Dwarves All the dwarf houses maintain strongholds in the northern Blue Mountains. The region is rich in coal. It has some iron, but generally lacks more precious metals and objects. The ancient cities of Belegost & Norgrod have been resettled, but there are places in their depths that are best avoided. The dwarves do not farm, but trade for food with the Shire and other nearby peoples.

The dwarf strongholds of Forlindon are linked by the Great Tunnel. There is only 1 dwarf stronghold in the southern Blue Mountains which is shared by all the houses.

Elves, High Cirdan is lord of the Elves of the Grey Havens (Mithlond). The other free peoples of Lindon look upon the High Elves with respect (and even awe).

Cirdan makes a point of keeping the Gulf of Lhun and the road to Rivendell free of any hostile forces. Anyone he threatens that area (including the Shire) will face a small, but extremely tough force of Elves.

Elves, Mountain These Elves have ignored the call of the nearby sea for so long, that they are no longer completely elvish. They are diminished in stature and culture, and have started on the path that we lead to Fairies in future years. Their material culture is primitive. They have interbred to some extent with humans, dwarves, hobbits and even animals. They still have some potent magic. They are still generally good, but some have become rather chaotic. Like Wood Elves, they can only see the mundane realm.

Empty Lands (or Wilderland) The area east of the Brandywine and west of the Misty Mountains is largely uninhabited. (Notable exceptions are Bree, some Dunedain settlements near Fornost, Rivendell and Dunlend). The reason for this was a period of Orc invasions of Eriador (TA2745 to 2748). Even after the main invasions, smaller raids disrupted the lives of the inhabitants until they were killed, fled or starved. The Fell Winter of TA2911 was big blow to the remaining settlements.

Forlond & Harlond These port towns conduct local trade & fishing in the Lhun estuary. Their populations are a mix of Dwarves, Men & Hobbits. The inhabitants are peaceful & civilized. Forlond is somewhat larger. Every spring, the towns compete in a large rowing race.

Ghosts The fierce battles of the War of Wrath left many ghosts. These ghosts will sometimes reenact their battles, drawing bystanders into the fight. Attempting to have dealings with them is very dangerous.

Giants A mysterious folk living high in the mountains. They are not generally hostile to their neighbors, but are not above stealing livestock for food. The elves believe them to be diminished Maia.

Goblins Some survivors of Golfimbul's army and other of the orc invaders of Eriador settled in the mountains. They have interbred with pigs to increase their numbers, resulting in some particularly ugly goblins.

Great Tunnel An ancient dwarf tunnel running down the Ered Luin. In Forelindon it is still an active trade route, leading to a road to Mithlond (the Grey Havens). Travellers can take the ferry across there, and then a path to the White Towers. At that point the route connects to the East road. In Harlindon, the tunnel is largely ruined.

The Great Tunnel is a masterpiece of dwarf engineering & magic. Dwarf-Light provides a dim light for the whole route. The main tunnel is normally safe, but side passages can lead many places you shouldn't go. The dwarves patrol the Great Tunnel.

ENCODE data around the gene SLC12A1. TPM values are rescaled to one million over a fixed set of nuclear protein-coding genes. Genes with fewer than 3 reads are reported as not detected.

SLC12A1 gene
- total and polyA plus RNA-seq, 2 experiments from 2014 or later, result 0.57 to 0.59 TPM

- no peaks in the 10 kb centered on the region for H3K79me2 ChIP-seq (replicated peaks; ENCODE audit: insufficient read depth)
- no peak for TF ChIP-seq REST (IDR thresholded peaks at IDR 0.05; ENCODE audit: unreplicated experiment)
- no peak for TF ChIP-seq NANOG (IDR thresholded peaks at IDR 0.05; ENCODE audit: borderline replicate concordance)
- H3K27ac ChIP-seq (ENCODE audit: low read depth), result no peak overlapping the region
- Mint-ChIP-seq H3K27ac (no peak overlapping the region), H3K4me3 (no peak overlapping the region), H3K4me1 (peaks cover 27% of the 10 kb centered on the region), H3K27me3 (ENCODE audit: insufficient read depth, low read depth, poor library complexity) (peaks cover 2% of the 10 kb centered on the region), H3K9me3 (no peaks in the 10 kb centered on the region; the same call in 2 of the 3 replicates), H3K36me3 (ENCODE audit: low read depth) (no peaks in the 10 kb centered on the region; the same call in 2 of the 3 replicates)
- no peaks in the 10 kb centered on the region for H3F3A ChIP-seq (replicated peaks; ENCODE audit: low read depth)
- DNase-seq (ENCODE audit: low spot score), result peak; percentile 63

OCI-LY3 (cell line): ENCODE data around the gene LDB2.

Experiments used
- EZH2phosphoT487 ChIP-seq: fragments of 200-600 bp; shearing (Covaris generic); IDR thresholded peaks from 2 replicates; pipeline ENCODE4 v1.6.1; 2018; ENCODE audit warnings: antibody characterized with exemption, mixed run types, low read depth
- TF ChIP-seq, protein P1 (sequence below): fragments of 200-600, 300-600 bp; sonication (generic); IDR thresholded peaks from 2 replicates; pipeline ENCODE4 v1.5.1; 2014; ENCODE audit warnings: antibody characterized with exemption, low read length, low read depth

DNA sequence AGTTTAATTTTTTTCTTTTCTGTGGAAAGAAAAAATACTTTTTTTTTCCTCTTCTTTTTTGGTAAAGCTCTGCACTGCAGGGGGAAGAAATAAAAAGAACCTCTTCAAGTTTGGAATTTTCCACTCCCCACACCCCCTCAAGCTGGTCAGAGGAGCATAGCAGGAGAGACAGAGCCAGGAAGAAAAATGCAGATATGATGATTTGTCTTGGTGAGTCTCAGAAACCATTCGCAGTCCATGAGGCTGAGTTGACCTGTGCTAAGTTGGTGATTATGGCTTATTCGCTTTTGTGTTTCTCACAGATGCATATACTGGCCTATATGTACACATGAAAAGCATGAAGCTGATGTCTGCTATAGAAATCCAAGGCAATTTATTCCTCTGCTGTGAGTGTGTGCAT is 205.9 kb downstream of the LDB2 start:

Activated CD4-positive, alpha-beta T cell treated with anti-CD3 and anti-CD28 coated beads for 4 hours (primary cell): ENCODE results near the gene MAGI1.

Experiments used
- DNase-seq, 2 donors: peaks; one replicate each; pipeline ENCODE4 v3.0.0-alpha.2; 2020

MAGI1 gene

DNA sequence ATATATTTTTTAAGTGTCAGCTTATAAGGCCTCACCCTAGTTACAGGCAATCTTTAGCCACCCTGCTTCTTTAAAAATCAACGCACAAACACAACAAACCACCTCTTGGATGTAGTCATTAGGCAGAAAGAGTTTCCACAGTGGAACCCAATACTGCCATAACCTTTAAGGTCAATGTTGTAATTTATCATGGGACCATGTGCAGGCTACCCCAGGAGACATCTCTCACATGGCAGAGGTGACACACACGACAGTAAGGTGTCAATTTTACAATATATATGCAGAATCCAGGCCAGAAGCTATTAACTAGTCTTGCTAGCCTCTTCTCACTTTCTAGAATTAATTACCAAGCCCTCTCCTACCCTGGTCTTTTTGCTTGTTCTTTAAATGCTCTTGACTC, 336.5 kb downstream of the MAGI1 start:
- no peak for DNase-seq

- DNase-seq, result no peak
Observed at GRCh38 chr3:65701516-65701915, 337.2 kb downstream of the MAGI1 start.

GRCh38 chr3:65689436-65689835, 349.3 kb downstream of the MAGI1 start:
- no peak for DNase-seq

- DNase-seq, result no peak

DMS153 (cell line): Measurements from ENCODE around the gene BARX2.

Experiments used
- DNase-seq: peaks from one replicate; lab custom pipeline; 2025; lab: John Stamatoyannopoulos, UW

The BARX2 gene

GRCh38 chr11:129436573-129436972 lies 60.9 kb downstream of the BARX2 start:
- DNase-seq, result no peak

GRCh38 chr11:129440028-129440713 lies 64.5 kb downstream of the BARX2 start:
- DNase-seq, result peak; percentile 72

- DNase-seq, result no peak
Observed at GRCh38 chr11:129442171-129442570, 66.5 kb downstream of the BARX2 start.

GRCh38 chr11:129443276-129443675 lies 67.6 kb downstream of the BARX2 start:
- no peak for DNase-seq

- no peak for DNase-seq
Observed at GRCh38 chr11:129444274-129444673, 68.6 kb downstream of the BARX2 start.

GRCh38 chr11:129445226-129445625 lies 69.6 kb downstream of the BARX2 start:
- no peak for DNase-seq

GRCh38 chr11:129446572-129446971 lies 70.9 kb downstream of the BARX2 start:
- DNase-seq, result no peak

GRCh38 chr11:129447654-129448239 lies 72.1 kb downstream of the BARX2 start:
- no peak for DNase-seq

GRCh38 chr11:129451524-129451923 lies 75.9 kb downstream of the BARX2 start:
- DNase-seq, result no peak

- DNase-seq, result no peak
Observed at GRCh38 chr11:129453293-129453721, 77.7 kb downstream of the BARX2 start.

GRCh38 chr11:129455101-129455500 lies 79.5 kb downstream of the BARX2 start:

Dwarf cities typically are built around a single long hallway, going from the great tunnel to a surface entrance.

From North to South.

The entrance to the tunnel at the north end is marked by 7 pillars of a shiny metal, arranged in a circle. Inside the circle the temperature is about 50 degrees F., despite the fierce winds blowing off the nearby ice bay of Forochel. The Lossoth consider it to be sacred, and come frequently but Dwarves, even Svartar will not venture inside the circle. (Some claim that no creature except humans can enter).

The next section of tunnel is inhabited by Svartar, Goblins and Kobolds. Dwarves have no reason to go there.

The city of Modsognir

An outpost of the Dark Elves

The city of Forkbeards

The city of the Shortbeards

The city of the Longbeards (Durin's folk)

The city of the Lightbeams

Norgrod or Tumunzahar, the ancient city of the Firebeams

Hodgkin's Inn where the the Tunnel exits the northern part of the Blue Mounaints

During nights of the full moon, a faint tunnel can be seen crossing the Gulf of Lhun. I wouldn't try walking on it.

The northern entrance to the tunnel in southern part of the Blue Mountains contains an empty, cursed city. Adventurers, willl hear hammering and wordless voices. They are in no danger as long as they don't touch anything. The dwarves of this city supported Sauron during the dark years.

The next section is blocked by rubble. There is a way around the blockage, according to some.

In the central portion of the southern section of the Blue Mountains, is a city called New Mine. It contained dwarves of all 7 houses, as well as humans, hobbits, talking animals and even elves. A variety of metals are found here. New Mine is run by a council with 1 member of each dwarf house, 1 human and 1 hobbit. Conflict is common here, but killing your foes is frowned upon.

Belegost or Gabilgathol, the ancient city of the Broadbeams.

At the southern entrance to the Great Tunnel, the Averni have setup a temple to Melkor.

A trail runs south to the sea, unobstructed by vegetation despite the lack of maintenance. On nights of the full moon, the trail seems to be a tunnel.